Background: Picosecond laser intrastromal photorefractive keratectomy (ISPRK) aims at achieving a flattening of the central cornea by plasma- mediated tissue evaporation without affecting the anterior or posterior corneal layers. We investigated the laser-induced tissue effects to establish a functional relationship between laser parameters and tissue removal and to assess their influence on the healing process and long-term refractive changes. Materials and methods: A modified ISL 2001 System with a cone angle of 30°was used for in vitro investigations of the laser effects in water and porcine cornea. Photographic methods were used to determine the plasma volume an the thickness of the laser-generated intrastromal bubble layer as a function of the pulse energy and the number and separation in which the pulses were applied (216 eyes). Histological evaluation was done by polarization microscopy (9 eyes). Results: Polarization microscopy revealed only minor signs of thermal tissue damage. The maximum amount of tissue that can be evaporated without damaging the outer corneal layers corresponds to a layer about 10 μm thick. With a 6-mm optical zone, this tissue removal yields an immediate refractive effect of only 0.85 dpt. Stronger long-term refractive changes observed in animal experiments and clinical studies must thus be due to the healing response of the cornea. The healing response may be induced by mechanical distortion due to intrastromal bubble formation affecting about one third of the corneal thickness. Conclusion: Since the refractive effects are apparently strongly influenced by corneal healing, they are poorly predictable and can probably not be used for clinical purposes.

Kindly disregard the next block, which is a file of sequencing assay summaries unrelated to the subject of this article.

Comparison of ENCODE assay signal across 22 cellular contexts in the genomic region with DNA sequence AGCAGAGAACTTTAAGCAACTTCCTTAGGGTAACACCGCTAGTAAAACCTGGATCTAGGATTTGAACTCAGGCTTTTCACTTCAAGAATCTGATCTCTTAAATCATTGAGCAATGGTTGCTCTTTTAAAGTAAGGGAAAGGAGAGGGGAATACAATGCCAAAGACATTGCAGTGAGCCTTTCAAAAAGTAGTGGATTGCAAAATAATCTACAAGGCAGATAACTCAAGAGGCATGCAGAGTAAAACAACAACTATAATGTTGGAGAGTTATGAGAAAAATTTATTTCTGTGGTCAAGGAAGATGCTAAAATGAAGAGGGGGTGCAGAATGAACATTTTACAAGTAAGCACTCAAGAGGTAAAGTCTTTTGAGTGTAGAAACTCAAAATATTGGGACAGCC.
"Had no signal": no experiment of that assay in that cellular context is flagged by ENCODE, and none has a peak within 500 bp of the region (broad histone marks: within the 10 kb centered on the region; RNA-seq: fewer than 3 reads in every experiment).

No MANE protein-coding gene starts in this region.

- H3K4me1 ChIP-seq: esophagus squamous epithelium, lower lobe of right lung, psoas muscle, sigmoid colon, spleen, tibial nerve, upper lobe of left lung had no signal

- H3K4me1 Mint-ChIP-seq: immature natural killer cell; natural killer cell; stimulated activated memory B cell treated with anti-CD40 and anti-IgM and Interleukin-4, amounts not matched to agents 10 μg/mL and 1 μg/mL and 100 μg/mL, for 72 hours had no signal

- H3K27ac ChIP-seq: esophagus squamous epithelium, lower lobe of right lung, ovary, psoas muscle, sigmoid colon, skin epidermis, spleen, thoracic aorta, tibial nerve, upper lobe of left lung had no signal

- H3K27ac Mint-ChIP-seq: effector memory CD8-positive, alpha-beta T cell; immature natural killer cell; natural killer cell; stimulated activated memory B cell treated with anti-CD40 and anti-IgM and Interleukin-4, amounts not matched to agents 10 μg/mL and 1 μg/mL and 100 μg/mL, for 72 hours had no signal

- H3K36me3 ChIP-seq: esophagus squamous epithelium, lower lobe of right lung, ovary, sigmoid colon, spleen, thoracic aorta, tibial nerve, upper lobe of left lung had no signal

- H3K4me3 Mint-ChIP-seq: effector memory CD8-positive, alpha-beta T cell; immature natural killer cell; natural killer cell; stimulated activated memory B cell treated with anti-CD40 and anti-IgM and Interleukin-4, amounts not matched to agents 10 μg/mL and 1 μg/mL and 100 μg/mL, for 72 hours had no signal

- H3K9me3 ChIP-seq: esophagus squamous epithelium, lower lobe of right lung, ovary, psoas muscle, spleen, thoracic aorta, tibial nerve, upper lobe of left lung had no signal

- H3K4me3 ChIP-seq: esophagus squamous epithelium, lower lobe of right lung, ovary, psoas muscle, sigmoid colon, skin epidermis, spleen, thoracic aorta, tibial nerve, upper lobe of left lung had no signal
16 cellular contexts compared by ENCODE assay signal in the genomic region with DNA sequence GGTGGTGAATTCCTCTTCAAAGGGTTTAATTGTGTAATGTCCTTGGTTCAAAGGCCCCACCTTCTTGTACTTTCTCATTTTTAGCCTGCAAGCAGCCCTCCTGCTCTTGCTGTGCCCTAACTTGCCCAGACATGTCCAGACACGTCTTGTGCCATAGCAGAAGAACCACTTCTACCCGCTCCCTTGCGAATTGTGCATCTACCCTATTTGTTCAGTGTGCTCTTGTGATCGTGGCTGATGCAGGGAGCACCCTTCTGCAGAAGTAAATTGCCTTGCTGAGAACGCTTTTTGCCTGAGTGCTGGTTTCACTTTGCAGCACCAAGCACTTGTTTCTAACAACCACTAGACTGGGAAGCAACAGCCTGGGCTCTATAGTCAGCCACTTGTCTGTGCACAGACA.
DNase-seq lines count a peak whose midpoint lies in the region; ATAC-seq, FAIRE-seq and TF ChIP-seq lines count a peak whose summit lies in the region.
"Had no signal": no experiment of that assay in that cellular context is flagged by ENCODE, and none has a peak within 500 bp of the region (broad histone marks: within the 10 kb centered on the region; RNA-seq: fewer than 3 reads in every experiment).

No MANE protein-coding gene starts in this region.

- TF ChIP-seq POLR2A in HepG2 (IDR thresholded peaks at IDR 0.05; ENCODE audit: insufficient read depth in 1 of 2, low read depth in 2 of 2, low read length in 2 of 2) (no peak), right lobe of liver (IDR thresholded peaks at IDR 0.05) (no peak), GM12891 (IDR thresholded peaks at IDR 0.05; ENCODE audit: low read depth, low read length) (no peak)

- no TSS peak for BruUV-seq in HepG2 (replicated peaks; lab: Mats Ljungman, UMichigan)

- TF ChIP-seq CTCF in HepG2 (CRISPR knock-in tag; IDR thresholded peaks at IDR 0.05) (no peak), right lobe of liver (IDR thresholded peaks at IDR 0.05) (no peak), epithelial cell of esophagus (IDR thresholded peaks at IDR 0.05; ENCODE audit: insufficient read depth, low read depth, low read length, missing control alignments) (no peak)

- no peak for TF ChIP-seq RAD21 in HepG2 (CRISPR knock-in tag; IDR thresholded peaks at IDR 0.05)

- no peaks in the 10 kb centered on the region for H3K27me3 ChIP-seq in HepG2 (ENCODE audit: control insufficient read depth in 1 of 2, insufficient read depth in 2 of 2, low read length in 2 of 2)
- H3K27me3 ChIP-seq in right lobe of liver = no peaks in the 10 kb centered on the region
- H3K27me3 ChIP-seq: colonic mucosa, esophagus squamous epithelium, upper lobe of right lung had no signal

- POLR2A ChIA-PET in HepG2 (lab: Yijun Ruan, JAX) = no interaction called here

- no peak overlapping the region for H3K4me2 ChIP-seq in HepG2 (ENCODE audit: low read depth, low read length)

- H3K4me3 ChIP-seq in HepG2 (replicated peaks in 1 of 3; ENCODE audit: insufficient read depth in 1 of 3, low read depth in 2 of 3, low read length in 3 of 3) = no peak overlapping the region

|Translated title of the contribution
|Investigations on the origin of refractive effects in intrastromal refractive surgery with the picosecond laser
|Number of pages
|Published - 07.1997
Research Areas and Centers
- Academic Focus: Biomedical Engineering